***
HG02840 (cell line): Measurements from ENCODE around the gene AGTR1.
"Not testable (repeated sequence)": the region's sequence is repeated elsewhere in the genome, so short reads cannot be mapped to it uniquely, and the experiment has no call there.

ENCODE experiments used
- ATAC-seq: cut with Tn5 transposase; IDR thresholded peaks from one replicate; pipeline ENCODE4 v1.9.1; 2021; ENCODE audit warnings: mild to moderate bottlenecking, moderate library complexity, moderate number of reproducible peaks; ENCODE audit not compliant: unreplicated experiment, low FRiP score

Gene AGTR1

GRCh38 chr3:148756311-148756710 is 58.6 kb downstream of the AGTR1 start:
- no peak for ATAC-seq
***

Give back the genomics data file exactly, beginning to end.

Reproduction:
HG02840 (cell line): Measurements from ENCODE around the gene AGTR1.
"Not testable (repeated sequence)": the region's sequence is repeated elsewhere in the genome, so short reads cannot be mapped to it uniquely, and the experiment has no call there.

ENCODE experiments used
- ATAC-seq: cut with Tn5 transposase; IDR thresholded peaks from one replicate; pipeline ENCODE4 v1.9.1; 2021; ENCODE audit warnings: mild to moderate bottlenecking, moderate library complexity, moderate number of reproducible peaks; ENCODE audit not compliant: unreplicated experiment, low FRiP score

Gene AGTR1

GRCh38 chr3:148756311-148756710 is 58.6 kb downstream of the AGTR1 start:
- no peak for ATAC-seq